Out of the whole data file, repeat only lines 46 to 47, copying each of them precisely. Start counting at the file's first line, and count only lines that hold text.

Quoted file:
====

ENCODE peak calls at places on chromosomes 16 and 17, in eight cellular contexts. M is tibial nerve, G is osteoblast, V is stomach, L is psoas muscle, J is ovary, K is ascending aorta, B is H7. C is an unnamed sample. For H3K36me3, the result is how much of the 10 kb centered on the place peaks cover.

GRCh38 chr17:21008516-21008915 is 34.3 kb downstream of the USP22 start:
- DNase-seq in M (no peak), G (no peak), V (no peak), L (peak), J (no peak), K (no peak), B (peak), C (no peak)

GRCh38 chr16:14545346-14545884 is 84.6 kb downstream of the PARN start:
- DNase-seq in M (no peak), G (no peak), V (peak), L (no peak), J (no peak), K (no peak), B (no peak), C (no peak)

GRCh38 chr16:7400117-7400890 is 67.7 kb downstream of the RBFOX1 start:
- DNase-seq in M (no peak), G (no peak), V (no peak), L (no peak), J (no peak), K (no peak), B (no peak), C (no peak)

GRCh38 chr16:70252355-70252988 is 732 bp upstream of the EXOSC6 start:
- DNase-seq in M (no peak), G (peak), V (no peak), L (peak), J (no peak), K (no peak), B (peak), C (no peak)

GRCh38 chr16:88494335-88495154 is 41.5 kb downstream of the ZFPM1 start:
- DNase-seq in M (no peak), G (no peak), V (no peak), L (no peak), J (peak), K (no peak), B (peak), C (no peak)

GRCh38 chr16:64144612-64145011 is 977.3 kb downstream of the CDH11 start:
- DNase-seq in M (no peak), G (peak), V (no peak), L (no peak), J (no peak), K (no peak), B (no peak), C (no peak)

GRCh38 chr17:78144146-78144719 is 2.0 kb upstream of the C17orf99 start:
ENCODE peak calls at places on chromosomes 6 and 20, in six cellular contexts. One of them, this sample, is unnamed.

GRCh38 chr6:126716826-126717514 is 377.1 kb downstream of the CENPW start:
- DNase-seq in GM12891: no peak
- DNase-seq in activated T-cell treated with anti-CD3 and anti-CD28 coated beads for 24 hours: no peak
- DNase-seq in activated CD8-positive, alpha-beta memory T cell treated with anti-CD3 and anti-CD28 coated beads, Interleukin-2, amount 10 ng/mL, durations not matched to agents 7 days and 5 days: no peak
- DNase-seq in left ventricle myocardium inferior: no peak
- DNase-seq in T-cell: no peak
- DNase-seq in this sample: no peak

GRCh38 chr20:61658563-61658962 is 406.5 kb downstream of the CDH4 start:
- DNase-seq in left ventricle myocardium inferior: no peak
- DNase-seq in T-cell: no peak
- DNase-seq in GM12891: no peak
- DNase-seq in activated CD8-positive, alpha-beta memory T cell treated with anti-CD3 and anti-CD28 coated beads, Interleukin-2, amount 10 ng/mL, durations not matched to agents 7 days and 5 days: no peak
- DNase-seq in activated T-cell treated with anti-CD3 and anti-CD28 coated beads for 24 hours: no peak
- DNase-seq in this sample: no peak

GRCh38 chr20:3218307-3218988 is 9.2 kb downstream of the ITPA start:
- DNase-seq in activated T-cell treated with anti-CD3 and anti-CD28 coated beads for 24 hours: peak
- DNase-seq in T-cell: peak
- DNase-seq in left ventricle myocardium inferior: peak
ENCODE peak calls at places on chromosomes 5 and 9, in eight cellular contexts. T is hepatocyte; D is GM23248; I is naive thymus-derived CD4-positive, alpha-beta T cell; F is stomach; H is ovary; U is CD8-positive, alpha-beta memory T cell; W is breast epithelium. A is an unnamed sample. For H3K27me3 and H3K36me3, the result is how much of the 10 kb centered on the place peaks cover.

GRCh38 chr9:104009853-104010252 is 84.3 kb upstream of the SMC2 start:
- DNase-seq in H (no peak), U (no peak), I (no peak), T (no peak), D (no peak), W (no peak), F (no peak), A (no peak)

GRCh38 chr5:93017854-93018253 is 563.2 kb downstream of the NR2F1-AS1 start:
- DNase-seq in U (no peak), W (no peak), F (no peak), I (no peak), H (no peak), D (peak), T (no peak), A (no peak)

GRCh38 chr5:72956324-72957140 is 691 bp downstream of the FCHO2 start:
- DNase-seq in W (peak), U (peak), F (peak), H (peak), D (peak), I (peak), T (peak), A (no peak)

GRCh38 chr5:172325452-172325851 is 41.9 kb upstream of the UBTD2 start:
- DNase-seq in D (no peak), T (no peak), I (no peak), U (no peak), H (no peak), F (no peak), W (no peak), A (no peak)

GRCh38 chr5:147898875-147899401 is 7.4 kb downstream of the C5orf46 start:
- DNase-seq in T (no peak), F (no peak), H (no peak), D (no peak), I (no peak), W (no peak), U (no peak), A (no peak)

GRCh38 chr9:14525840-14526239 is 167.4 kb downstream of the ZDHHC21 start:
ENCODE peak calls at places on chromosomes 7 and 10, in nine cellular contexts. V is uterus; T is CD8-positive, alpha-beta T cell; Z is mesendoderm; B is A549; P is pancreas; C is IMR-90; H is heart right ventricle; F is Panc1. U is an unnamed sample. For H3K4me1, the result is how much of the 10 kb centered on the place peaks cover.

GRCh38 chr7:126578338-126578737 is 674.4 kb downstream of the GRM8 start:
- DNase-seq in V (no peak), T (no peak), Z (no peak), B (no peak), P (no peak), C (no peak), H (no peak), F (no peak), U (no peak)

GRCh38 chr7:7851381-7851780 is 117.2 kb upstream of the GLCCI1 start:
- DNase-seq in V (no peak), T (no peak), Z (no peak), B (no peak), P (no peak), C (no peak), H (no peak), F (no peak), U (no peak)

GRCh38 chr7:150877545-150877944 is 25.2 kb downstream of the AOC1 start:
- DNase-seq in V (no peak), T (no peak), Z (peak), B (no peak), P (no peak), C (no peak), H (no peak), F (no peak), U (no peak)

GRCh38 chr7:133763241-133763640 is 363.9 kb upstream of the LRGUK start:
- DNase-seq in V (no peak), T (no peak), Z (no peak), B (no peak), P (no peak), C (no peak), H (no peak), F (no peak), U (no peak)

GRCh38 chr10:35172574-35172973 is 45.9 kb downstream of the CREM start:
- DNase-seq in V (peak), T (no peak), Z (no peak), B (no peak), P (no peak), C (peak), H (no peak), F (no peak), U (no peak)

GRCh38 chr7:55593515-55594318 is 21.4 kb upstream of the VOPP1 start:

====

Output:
ENCODE peak calls at places on chromosomes 7 and 10, in nine cellular contexts. V is uterus; T is CD8-positive, alpha-beta T cell; Z is mesendoderm; B is A549; P is pancreas; C is IMR-90; H is heart right ventricle; F is Panc1. U is an unnamed sample. For H3K4me1, the result is how much of the 10 kb centered on the place peaks cover.

GRCh38 chr7:126578338-126578737 is 674.4 kb downstream of the GRM8 start: